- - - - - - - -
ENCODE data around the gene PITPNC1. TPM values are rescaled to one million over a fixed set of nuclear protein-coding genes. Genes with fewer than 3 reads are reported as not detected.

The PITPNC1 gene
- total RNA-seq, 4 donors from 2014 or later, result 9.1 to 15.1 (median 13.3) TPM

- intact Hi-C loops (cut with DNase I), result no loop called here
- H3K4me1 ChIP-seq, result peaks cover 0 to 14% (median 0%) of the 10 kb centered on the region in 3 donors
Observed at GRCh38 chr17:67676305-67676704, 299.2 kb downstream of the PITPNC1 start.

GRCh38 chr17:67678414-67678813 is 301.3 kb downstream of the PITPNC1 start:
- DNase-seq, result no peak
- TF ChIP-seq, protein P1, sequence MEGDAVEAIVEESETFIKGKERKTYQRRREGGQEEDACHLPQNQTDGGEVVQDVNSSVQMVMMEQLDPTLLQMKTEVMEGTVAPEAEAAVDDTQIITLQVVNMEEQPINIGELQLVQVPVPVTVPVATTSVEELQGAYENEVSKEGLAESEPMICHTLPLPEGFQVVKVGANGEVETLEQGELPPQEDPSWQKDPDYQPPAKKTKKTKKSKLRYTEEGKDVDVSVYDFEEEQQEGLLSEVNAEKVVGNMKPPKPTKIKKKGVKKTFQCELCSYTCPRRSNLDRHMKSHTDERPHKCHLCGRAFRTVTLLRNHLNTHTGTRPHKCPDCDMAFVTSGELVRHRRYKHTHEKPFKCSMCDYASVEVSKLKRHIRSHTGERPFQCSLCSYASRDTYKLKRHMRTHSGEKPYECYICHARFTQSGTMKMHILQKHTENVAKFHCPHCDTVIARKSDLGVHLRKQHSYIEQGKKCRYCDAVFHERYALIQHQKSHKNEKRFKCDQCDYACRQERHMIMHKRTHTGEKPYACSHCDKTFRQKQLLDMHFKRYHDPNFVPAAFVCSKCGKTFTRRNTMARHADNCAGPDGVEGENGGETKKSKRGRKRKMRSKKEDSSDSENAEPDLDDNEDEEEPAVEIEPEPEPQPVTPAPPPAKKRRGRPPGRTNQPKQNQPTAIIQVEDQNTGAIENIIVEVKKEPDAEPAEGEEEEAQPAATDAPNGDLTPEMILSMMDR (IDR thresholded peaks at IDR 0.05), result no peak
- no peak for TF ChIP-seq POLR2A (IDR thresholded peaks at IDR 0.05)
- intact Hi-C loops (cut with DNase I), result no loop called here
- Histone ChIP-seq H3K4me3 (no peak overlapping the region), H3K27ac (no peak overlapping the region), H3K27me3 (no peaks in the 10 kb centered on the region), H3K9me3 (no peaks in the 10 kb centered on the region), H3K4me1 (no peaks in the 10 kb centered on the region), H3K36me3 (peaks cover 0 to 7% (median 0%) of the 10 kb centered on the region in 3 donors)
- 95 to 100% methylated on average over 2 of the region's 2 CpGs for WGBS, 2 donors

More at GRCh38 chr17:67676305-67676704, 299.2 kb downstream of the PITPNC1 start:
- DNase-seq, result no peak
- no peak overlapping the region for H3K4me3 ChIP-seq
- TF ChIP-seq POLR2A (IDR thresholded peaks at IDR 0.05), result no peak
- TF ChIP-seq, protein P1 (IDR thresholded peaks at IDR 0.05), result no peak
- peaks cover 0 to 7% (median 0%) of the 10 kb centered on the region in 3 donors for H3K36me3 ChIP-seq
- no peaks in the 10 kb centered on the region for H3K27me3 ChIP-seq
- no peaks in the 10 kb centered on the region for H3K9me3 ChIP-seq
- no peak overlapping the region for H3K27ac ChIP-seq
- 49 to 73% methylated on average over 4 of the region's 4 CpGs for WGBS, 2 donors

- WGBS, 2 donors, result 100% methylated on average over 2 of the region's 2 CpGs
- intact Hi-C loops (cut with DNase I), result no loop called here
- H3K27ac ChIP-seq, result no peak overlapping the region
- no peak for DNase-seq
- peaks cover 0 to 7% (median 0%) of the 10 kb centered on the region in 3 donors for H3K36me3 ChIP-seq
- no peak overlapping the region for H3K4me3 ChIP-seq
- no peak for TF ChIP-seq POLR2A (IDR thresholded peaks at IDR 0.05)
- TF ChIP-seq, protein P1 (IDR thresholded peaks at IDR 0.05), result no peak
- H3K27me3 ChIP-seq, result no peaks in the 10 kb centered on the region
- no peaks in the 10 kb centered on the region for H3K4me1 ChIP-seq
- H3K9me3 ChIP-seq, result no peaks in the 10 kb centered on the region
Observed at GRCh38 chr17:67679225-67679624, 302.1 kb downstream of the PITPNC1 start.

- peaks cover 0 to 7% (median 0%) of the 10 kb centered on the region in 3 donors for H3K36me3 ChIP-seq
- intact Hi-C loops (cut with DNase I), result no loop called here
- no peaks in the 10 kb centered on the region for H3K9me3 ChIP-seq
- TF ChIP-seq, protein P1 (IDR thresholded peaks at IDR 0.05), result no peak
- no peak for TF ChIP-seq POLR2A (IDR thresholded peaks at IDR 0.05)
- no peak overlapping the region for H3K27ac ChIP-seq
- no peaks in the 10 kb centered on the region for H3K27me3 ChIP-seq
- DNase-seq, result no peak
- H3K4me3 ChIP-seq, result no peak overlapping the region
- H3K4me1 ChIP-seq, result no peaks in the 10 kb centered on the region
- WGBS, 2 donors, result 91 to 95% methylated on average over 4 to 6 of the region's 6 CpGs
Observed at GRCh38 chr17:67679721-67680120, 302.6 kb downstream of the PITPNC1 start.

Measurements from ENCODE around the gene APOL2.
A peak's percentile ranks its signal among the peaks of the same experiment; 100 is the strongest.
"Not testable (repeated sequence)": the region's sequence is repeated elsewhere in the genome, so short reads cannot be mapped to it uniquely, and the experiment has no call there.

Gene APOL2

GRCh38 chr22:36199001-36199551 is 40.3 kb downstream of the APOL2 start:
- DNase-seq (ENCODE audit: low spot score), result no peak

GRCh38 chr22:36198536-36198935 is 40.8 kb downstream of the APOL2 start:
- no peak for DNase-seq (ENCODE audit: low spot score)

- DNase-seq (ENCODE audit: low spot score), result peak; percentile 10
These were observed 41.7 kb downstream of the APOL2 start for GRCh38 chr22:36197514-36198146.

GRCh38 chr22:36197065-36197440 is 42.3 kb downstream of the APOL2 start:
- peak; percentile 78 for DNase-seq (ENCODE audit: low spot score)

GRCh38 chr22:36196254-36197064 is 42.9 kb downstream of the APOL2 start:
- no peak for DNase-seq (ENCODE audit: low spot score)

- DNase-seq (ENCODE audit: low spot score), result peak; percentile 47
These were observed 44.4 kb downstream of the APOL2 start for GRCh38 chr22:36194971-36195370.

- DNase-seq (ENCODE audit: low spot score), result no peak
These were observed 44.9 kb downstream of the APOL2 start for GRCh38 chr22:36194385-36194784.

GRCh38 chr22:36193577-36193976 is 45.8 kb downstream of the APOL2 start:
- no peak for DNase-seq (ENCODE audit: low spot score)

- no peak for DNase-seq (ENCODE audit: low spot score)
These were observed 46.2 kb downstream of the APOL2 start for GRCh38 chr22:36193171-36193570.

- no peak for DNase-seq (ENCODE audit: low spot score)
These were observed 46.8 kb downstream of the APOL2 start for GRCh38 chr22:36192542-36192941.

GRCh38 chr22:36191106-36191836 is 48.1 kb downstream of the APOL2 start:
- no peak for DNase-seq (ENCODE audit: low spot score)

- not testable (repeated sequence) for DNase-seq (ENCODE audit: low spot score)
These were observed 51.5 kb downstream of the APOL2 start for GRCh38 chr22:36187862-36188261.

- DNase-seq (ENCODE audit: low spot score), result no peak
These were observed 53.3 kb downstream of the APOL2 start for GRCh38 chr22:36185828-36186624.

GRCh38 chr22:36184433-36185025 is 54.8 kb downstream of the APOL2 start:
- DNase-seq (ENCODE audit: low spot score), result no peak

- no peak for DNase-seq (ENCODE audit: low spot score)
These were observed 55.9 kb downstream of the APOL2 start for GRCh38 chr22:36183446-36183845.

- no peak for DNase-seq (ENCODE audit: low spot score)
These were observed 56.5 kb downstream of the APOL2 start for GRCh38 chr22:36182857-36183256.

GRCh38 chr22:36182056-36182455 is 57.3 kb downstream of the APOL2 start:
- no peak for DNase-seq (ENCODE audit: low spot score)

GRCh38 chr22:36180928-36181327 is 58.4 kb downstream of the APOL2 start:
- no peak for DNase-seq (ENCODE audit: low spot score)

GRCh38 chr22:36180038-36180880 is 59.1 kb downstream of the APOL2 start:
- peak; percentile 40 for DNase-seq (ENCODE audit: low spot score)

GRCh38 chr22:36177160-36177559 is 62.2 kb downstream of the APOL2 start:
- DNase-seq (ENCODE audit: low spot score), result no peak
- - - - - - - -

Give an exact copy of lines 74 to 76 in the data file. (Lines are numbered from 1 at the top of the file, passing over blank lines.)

- not testable (repeated sequence) for DNase-seq (ENCODE audit: low spot score)
These were observed 51.5 kb downstream of the APOL2 start for GRCh38 chr22:36187862-36188261.

- DNase-seq (ENCODE audit: low spot score), result no peak